COVID-19 testing has been a hot topic for discussion – it’s a key marker of our country’s ability to manage the crisis, understand the spread of the virus, and in guides us in providing guidance for reopening measures. Today, we’re highlighting where we stand with COVID-19 testing in the U.S., as well as the latest recommendations for who should be tested.
Where does the US stand with COVID-19 testing?
According to the COVID Tracking Project, the U.S. conducted an average of approximately 340,500 new coronavirus tests per day during the week of May 10. This marks a significant jump in testing from April, and as of May 18, nearly 12 million tests have been conducted. This means that nearly 3 percent of the U.S. population has been tested for the novel coronavirus so far, with an approximate positivity rate of 13 percent.
When will we have a COVID-19 vaccine?
Moderna announced early results of its phase 1 clinical trial for a vaccine. According to the biotechnology company, the phase 1 trial showed the vaccine was successful in developing antibodies at the levels believed to be needed for protection against the virus. Now, the company will move on to phase 2 trials and scale up with a larger sample size to continue vetting the vaccine’s efficacy. According to the World Health Organization (WHO), there are currently more than 70 coronavirus vaccines in varying stages of development. If all goes well, experts like Dr. Anthony Fauci say it’s possible we could have a vaccine in a year to 18 months.
What kinds of tests are available?
Our recent blog covered the types of COVID-19 tests that are available. In summary, there are diagnostic tests which detect if you currently have COVID-19, and antibody tests which detect if you’ve been infected with COVID-19 in the past and have developed antibodies as a result. The million-dollar question is whether antibodies protect individuals from getting COVID-19 in the future and if so, how long immunity lasts.
Can I get tested?
The Centers for Disease Control and Prevention (CDC) has named the following groups as current testing priorities:
- Hospitalized patients with symptoms
- Healthcare facility workers, workers in congregate living settings, and first responders with symptoms
- Residents in long-term care facilities or other congregate living settings, including prisons and shelters, with symptoms
- Persons with symptoms of potential COVID-19 infection, including: fever, cough, shortness of breath, chills, muscle pain, new loss of taste or smell, vomiting or diarrhea, and/or sore throat.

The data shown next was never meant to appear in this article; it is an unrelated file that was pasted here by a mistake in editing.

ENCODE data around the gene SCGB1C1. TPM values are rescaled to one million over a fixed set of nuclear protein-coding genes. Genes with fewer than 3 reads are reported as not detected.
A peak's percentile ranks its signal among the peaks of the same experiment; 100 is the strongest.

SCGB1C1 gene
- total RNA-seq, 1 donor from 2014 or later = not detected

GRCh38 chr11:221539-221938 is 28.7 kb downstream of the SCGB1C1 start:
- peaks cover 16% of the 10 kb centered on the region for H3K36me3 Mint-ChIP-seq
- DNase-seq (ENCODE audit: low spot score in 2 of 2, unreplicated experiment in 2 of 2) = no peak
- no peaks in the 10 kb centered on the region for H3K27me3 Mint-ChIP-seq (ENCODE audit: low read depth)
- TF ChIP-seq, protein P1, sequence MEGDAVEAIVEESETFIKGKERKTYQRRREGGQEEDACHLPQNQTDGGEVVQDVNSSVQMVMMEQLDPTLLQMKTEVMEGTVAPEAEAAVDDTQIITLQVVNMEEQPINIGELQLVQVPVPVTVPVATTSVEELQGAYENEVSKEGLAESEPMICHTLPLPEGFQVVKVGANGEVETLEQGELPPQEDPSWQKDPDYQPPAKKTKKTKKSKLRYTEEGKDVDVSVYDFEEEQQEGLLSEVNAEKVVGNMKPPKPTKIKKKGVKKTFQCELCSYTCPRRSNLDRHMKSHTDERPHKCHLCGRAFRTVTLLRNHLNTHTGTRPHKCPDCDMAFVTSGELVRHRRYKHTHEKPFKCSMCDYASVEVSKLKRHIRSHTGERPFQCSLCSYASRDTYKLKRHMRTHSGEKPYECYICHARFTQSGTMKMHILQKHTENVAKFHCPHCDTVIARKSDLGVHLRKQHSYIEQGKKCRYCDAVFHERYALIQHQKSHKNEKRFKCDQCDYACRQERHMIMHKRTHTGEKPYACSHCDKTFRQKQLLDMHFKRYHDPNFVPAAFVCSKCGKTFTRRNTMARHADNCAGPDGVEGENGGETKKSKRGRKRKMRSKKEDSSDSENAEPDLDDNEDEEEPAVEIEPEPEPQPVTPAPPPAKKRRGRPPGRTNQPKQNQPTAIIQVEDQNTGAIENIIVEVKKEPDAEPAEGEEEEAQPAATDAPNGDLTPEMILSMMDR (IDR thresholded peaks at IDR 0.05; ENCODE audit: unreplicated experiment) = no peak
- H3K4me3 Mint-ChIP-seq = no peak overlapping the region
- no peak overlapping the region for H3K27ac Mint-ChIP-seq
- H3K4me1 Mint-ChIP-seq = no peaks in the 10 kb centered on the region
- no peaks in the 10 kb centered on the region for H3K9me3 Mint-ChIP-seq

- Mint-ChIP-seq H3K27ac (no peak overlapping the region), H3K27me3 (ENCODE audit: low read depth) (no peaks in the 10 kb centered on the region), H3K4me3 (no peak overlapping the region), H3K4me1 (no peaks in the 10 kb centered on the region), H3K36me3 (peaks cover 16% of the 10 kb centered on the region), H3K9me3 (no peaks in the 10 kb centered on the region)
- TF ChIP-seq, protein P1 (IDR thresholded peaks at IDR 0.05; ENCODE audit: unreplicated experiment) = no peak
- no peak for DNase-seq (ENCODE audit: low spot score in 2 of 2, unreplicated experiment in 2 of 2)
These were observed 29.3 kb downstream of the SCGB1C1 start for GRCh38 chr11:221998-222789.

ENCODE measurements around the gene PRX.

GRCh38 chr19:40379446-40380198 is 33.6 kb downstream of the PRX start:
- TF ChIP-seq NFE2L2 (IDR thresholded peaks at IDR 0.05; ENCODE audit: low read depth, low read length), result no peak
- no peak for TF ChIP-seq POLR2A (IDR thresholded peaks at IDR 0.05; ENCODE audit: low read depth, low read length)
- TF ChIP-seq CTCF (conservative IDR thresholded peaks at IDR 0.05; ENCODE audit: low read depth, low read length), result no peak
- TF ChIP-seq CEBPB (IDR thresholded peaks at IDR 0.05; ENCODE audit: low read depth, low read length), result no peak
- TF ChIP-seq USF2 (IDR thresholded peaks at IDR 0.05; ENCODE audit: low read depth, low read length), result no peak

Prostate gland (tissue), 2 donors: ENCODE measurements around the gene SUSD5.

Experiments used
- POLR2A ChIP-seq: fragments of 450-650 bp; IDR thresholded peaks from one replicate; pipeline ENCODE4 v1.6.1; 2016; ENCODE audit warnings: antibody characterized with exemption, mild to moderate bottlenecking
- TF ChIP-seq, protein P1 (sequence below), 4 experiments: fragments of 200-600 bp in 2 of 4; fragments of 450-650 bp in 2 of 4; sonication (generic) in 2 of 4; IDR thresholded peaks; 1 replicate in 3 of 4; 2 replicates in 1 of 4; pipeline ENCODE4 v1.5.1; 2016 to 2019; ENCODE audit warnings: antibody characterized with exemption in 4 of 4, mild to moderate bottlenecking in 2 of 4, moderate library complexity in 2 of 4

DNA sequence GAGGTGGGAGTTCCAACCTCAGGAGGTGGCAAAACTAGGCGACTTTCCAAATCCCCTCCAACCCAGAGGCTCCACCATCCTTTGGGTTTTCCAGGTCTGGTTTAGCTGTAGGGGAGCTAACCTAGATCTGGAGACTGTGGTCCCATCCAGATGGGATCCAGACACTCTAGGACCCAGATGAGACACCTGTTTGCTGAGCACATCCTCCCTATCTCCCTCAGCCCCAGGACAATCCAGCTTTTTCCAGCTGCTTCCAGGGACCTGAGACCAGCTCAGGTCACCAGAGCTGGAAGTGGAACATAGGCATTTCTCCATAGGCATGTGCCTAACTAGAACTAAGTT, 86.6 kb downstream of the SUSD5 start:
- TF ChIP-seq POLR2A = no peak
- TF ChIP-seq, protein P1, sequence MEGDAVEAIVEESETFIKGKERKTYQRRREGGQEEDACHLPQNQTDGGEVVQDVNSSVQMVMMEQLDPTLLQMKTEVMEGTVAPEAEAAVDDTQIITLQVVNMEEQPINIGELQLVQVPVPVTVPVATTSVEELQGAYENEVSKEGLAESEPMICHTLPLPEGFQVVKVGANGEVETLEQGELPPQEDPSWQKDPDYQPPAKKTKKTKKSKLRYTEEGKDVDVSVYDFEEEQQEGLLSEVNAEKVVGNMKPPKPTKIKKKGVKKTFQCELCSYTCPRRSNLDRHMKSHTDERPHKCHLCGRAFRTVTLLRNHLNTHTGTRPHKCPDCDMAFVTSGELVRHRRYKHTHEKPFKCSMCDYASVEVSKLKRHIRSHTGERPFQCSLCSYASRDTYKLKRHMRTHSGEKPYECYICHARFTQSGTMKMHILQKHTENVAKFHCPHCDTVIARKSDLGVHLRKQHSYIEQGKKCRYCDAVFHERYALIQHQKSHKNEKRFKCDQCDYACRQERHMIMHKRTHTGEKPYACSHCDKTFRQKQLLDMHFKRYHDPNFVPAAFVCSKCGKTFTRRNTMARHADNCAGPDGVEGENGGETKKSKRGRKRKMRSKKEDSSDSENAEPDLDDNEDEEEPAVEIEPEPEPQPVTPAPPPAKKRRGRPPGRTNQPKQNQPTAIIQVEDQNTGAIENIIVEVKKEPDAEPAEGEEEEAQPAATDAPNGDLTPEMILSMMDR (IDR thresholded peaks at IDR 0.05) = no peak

- Persons without symptoms who are prioritized by health departments or clinicians, for any reason, including but not limited to: public health monitoring, sentinel surveillance, or screening of other asymptomatic individuals according to state and local plans.
Like everything else with the COVID-19 pandemic, there are many factors at play when it comes to testing and its availability. For one, there aren’t enough tests for the entire U.S. population at this point. And it’s worth noting that in many cases for people experiencing COVID-19 symptoms, a test likely won’t change how doctors provide treatment. Many doctors are treating patients with COVID-19 symptoms in the same way, regardless of whether they tested positive or negative.
Testing guidelines and availability varies quite a bit among states and even cities, so your ability to get a test will depend on where you live and perhaps also the rate of community transmission – as some states and cities are focusing on widespread testing for the general population and others are prioritizing testing for essential occupations and those who are very sick. For example, any resident in Los Angeles, Tennessee, Kentucky and soon others, can receive a test. In many other areas, priority is being given to those with higher risk and you may need a doctor’s order. We recommend checking with your health department to see the parameters set for testing in your community.
Does all of this COVID-19 discussion have you feeling overwhelmed? We recently shared some tips for keeping yourself emotionally and mentally healthy during this time, and we’d love to hear about the ways you’re taking care of yourselves these days. Please reach out and share!
Centers for Disease Control and Prevention, “Evaluating and Testing Persons for Coronavirus Disease 2019 (COVID-19),” https://www.cdc.gov/coronavirus/2019-nCoV/hcp/clinical-criteria.html.